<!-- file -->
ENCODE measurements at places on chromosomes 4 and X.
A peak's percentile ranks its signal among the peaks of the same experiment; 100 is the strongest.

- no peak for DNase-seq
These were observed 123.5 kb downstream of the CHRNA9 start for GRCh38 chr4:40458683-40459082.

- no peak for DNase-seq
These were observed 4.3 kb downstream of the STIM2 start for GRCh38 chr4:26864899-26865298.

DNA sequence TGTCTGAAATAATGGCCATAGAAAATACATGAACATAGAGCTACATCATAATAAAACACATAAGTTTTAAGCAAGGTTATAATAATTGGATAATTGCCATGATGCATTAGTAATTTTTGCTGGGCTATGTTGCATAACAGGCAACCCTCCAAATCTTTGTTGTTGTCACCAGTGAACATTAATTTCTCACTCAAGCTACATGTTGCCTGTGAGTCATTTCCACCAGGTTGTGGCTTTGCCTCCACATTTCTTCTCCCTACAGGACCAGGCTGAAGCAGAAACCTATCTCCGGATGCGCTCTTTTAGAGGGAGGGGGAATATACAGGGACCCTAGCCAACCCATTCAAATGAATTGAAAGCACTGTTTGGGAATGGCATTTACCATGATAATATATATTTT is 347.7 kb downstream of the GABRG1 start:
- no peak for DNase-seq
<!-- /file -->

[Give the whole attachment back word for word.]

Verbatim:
ENCODE measurements at places on chromosomes 4 and X.
A peak's percentile ranks its signal among the peaks of the same experiment; 100 is the strongest.

- no peak for DNase-seq
These were observed 123.5 kb downstream of the CHRNA9 start for GRCh38 chr4:40458683-40459082.

- no peak for DNase-seq
These were observed 4.3 kb downstream of the STIM2 start for GRCh38 chr4:26864899-26865298.

DNA sequence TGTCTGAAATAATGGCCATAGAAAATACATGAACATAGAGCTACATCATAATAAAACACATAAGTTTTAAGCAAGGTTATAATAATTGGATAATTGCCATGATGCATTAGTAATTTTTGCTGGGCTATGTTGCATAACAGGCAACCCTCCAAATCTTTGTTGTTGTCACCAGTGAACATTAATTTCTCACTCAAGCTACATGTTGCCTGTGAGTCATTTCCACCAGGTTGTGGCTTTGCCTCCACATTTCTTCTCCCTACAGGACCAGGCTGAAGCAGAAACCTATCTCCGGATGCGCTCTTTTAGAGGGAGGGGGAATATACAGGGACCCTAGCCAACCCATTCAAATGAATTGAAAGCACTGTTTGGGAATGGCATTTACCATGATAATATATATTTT is 347.7 kb downstream of the GABRG1 start:
- no peak for DNase-seq